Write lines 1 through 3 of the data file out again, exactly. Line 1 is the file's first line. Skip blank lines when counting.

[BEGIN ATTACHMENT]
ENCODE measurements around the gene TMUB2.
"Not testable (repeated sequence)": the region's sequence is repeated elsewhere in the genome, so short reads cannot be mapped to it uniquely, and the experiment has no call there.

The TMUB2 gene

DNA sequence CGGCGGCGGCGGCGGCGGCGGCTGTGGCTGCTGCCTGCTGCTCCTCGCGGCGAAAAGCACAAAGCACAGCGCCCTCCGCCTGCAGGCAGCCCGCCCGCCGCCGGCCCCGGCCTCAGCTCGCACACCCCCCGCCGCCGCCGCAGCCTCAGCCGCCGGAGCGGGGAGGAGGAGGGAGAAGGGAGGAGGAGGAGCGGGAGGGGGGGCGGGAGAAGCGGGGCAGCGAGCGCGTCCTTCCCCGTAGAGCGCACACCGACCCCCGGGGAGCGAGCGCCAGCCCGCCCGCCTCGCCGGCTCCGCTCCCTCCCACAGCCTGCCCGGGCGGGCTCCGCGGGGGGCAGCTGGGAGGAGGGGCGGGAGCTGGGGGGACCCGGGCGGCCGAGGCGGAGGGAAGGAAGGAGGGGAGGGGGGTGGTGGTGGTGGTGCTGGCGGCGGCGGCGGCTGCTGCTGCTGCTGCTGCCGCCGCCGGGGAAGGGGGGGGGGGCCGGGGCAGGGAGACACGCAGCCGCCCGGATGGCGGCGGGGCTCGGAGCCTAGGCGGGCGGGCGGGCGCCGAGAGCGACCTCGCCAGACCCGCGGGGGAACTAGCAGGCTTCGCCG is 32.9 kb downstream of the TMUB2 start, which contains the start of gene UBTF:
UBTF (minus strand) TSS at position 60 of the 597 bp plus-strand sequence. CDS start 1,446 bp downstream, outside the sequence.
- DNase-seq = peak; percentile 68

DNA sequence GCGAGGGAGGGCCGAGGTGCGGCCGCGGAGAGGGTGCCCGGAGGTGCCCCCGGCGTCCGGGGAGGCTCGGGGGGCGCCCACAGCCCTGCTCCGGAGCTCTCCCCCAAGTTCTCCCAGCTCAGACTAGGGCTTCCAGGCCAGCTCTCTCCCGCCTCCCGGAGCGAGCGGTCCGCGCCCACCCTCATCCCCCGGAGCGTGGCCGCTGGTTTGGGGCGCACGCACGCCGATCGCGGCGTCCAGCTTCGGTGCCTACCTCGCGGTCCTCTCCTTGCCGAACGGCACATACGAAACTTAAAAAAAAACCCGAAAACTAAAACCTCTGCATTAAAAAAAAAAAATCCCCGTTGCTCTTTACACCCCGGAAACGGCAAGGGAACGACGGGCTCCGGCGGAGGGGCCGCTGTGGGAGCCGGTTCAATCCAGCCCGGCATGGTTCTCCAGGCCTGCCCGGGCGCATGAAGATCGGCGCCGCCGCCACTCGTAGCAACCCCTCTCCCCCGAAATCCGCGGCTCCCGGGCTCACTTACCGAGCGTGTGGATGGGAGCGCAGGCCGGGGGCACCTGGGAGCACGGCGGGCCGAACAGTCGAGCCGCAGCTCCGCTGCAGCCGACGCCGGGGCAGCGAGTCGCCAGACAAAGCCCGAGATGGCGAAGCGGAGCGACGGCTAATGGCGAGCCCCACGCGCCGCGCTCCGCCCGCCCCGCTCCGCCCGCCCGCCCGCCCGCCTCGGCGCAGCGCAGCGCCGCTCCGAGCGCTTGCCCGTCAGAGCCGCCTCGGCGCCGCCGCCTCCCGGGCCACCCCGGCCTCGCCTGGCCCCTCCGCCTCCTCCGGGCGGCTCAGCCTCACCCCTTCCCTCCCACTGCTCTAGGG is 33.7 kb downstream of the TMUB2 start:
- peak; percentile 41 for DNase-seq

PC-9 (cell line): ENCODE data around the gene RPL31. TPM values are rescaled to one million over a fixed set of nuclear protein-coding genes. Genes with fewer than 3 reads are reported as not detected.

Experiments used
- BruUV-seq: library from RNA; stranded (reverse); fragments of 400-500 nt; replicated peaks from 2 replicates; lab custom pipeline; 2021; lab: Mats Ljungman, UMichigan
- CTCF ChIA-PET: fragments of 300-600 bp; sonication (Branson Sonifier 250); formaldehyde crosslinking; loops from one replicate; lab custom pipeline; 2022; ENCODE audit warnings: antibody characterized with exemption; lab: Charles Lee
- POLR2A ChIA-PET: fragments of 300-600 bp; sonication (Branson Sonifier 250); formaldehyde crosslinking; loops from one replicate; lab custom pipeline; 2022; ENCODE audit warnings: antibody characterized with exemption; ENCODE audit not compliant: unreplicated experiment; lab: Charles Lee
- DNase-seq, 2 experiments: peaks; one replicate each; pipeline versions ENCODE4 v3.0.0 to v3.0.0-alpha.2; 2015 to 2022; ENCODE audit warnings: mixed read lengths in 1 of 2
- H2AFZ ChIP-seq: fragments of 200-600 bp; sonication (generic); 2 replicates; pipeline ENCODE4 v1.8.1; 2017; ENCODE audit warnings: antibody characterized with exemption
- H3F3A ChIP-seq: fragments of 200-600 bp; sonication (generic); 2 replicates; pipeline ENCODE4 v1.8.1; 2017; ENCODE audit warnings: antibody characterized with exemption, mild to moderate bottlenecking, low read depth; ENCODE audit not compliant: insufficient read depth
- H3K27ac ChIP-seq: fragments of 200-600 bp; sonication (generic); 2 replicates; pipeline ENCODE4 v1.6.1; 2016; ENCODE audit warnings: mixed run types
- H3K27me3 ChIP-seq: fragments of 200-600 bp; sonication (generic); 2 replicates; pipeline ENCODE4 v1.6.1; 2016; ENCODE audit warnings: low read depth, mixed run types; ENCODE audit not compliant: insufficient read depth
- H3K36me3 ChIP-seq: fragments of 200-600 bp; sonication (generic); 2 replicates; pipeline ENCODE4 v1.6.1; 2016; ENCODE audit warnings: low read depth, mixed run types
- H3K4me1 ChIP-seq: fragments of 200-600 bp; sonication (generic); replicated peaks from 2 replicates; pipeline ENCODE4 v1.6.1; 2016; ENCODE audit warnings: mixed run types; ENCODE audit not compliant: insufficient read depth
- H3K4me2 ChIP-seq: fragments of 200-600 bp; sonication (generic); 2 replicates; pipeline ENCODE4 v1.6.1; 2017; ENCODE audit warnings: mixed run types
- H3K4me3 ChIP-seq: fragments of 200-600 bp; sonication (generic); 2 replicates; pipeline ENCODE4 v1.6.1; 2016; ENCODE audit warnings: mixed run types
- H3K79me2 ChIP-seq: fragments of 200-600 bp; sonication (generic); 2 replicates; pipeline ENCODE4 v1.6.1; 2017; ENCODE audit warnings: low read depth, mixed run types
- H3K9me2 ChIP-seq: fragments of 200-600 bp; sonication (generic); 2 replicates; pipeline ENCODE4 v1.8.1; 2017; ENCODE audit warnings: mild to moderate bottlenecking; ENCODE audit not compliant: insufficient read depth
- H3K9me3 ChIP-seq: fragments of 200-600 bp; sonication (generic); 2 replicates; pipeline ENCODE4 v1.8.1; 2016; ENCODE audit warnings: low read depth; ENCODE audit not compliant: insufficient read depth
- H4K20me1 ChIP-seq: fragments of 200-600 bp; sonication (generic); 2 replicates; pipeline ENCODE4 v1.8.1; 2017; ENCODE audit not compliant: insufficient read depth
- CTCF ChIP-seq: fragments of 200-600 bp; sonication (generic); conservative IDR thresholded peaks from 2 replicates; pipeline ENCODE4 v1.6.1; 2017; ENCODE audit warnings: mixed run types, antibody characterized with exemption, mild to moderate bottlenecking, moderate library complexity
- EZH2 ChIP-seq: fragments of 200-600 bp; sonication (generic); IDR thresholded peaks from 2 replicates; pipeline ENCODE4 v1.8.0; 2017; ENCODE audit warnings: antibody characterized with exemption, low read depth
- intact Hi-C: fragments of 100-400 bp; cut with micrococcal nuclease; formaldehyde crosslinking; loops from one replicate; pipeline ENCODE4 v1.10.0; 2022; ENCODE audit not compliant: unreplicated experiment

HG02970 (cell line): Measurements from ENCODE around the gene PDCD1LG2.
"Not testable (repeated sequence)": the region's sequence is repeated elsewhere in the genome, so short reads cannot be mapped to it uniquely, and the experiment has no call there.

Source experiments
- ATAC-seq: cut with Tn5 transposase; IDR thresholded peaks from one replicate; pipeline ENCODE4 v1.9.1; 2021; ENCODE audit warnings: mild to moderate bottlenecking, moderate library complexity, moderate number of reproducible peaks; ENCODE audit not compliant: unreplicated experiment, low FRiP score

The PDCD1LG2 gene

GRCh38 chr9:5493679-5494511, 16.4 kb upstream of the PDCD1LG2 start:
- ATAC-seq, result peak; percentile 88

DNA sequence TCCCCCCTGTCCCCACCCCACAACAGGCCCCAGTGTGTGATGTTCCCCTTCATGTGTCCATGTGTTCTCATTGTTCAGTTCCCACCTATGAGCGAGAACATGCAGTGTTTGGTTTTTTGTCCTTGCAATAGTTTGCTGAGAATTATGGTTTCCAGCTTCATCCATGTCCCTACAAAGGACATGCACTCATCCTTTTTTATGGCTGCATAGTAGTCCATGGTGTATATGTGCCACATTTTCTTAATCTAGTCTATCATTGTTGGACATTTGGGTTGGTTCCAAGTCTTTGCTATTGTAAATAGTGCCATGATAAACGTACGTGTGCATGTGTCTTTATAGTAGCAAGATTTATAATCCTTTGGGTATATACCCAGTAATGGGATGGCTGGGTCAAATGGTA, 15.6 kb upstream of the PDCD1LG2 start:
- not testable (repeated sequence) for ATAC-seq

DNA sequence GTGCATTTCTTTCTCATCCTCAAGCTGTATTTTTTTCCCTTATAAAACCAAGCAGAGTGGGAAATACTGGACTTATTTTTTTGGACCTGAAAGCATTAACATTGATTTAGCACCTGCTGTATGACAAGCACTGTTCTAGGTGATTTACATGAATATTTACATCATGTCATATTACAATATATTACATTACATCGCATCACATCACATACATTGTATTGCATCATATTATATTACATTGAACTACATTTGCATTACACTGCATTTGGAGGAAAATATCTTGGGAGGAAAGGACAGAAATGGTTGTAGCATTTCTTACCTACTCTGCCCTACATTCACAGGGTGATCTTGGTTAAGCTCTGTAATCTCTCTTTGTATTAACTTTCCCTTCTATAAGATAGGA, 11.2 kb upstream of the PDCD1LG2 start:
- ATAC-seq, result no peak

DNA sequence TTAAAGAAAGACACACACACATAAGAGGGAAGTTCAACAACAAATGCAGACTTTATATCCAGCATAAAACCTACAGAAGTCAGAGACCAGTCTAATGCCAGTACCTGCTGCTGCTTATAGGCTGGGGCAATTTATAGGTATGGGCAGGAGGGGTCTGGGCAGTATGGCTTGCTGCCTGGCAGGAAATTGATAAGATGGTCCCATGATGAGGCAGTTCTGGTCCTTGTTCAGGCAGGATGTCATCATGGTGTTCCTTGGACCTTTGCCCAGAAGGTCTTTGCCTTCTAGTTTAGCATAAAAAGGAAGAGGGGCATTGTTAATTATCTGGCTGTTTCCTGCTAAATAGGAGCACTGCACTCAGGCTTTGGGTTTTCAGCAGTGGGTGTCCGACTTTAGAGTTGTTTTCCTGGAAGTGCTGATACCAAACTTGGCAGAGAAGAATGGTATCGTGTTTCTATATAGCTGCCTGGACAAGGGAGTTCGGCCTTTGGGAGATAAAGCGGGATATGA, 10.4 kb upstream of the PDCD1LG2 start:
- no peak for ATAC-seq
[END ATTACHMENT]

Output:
ENCODE measurements around the gene TMUB2.
"Not testable (repeated sequence)": the region's sequence is repeated elsewhere in the genome, so short reads cannot be mapped to it uniquely, and the experiment has no call there.

The TMUB2 gene